The Wine Routes: a different journey through Spain
Discover Spain along its Wine Routes and venture into some of the country's most important wine-growing areas. Along the way you will have the chance to learn how wines are made and to sample some world-renowned vintages. But that is not all. You can also enjoy the cultural, natural and culinary heritage of some uniquely different regions, all of them with one thing in common: fine wine.
The Wine Routes offer leisure alternatives designed to suit every taste - taking a trip along them is an unforgettable experience. Simply choose your destination, and discover wine and Spain in a very special way. You can start your journey in the north, in Galicia, where you will find the Route of the Rias Baixas, the home of Albariño wine. There's a surprise in store for you when you sample this fresh, young wine, ideally suited to delicious Galician cuisine such as fish and shellfish dishes. Make of the most of your trip by visiting the coast, with its spectacular beaches, the ideal location for trying your hand at water sports or just admiring the beauty of the local landscapes, with the Islas Atlánticas National Park providing one of the highlights. Round off your stay in style at La Toja, where you can pamper yourself with beauty treatments at the local spas and thermal centres.
Staying in the north of Spain, we move to the Basque Country, where we find the Rioja Alavesa Route. Did you know that some of Spain's most internationally famous wines are produced here? The region is home to some of the new cathedrals of wine: avant-garde buildings and wineries designed by the world's leading contemporary architects, such as Santiago Calatrava, the man behind the new Bodegas Ysios winery, or Frank O. Gehry, who designed the "Ciudad del Vino" wine centre in Elciego. Why not try some vinotherapy and invigorate your body and mind? And, of course, there's also the world-famous Basque cuisine to savour.
A mere 100 kilometres away lies the start of the Navarre wine route. The journey takes in villages such as Olite and Tafalla. They both serve as reminders of the region's importance throughout the history of the Camino de Santiago pilgrimage route, which has the UNESCO World Heritage designation. Don't forget to try the local wines, with rosés leading the way.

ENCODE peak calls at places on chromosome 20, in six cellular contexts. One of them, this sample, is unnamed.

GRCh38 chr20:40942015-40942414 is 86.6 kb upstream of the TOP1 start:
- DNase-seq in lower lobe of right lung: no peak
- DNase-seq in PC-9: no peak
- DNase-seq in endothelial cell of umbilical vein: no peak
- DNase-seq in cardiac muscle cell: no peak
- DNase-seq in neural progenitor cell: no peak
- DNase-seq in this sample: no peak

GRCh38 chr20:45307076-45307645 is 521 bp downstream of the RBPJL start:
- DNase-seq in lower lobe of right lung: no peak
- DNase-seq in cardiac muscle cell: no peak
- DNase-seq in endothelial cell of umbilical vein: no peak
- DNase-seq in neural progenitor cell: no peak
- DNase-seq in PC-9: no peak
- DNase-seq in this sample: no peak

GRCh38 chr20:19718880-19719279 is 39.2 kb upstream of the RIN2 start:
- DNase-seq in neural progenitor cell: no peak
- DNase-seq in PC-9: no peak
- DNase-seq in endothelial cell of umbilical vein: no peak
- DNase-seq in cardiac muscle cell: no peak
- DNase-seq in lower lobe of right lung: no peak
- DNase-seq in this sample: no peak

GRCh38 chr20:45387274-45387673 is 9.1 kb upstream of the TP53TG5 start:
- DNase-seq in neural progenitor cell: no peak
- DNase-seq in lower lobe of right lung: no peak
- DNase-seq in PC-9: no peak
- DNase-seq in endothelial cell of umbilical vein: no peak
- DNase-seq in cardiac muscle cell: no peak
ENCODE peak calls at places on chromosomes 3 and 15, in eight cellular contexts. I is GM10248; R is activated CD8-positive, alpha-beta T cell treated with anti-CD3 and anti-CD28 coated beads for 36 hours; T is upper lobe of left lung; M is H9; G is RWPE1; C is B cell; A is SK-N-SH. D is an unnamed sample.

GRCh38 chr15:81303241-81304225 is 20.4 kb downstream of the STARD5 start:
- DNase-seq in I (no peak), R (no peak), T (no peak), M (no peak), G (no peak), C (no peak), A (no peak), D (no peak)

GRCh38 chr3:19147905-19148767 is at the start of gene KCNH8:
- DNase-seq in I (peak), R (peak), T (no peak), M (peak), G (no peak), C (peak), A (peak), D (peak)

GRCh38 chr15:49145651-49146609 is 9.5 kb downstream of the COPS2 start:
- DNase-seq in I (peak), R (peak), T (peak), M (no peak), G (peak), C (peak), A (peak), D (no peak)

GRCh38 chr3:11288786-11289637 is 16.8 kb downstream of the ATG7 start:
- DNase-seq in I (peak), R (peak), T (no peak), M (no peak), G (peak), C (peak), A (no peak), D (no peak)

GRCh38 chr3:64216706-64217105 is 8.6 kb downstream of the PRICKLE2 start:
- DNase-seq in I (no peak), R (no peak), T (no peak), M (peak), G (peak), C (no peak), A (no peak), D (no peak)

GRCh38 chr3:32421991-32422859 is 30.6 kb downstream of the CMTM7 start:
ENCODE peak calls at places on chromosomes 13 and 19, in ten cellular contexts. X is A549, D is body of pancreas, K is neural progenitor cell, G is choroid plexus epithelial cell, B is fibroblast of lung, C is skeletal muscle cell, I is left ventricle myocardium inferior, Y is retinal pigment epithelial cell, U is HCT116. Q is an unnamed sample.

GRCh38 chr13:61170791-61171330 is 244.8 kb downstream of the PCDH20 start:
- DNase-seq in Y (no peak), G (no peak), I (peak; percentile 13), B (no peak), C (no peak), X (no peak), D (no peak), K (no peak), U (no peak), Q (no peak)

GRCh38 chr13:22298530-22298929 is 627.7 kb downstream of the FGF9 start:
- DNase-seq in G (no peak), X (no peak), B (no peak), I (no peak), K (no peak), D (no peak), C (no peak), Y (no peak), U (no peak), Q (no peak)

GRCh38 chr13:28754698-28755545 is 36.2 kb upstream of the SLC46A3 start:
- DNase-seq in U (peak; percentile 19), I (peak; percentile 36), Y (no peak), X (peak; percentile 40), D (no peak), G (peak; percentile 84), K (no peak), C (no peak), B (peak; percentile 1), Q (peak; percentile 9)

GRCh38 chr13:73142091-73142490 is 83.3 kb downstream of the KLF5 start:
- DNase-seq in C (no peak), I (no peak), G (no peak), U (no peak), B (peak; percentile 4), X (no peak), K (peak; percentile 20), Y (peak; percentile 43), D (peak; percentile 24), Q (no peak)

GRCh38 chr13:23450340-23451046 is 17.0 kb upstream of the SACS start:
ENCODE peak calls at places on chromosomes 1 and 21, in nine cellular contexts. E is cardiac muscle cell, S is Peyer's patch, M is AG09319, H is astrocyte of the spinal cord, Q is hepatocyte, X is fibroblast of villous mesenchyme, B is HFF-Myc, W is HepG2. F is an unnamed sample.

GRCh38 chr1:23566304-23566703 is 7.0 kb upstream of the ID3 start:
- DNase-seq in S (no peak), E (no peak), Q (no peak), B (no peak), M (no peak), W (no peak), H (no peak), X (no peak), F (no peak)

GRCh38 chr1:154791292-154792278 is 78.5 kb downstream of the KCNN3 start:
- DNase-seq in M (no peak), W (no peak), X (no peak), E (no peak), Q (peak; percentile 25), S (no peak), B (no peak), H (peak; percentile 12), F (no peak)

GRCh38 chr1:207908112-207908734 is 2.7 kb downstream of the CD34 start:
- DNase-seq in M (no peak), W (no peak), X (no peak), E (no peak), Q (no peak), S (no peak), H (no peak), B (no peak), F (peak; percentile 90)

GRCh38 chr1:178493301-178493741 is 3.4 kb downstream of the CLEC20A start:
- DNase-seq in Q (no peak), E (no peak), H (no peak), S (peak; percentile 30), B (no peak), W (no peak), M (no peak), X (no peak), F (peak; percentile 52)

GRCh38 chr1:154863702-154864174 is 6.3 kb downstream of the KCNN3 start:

Our journey continues in Aragón, along the Somontano Wine Route. The region lies in the foothills of the Pyrenees and is home to some superb wines. But wine is just one of the many welcome surprises in this part of Huesca province, where, in addition to vineyards and the monuments of towns and villages such as Barbastro and Alquézar, you will also find the Sierra y los Cañones de Guara Nature Reserve: a unique landscape in Europe, dotted with canyons and gorges, making it a paradise for lovers of adventure sports.
Less than 200 kilometres away lies Catalonia and the Penedès Wine and Cava Routes. The region is home to the world-famous sparkling wine known as cava. Sample this unmistakable wine and discover the amazing cultural heritage of the local area, with its many examples of Romanesque and modernist art and guided tours of castles and wineries. Similar experiences are in store on the Jumilla Wine Route, in Murcia. In addition to the local wines, many of them the recipients of awards in recent years, other delights include the city's old town and the surrounding countryside, one of the highlights of which is the Sierra del Carche Regional Nature Reserve, where you can enjoy a host of sports including hiking, cycle touring, paragliding and hang gliding.
Heading south into Andalusia, we come to the Montilla-Moriles Wine Route which runs through the province of Cordoba. The superb local wines are the ideal accompaniment to a wide variety of dishes including tapas, a deep-rooted culinary tradition in the local region. Don't forget to pay a visit to Cordoba either, whose monumental architecture and Great Mosque, both declared UNESCO World Heritage sites, are not to be missed.
La La Mancha Wine Route provides our last stop on this fascinating journey. Did you know that in terms of hectares of vineyards, Castile-La Mancha is the most extensive wine-growing region in the world? Immortalised by Miguel de Cervantes in the novel Don Quixote, La Mancha boasts unique landscapes featuring its distinctive windmills, endless plains covered by vineyards and well known places of historical interest. The region is also home to Europe's longest eco-tourism route: the Don Quixote Route. Be sure to stop off and sample La Mancha cuisine, with its unique cheese, or take in stunning areas such as the Tablas de Daimiel National Park and the Ruidera Lakes.
That's what the Wine Routes have to offer: an original, unique way of discovering Spain's exceptional culture while also sampling its most prestigious wines. A fascinating experience in which aromas, flavours, history and art blend together seamlessly. Shall we get going?
Эта информация оказалась для вас полезной?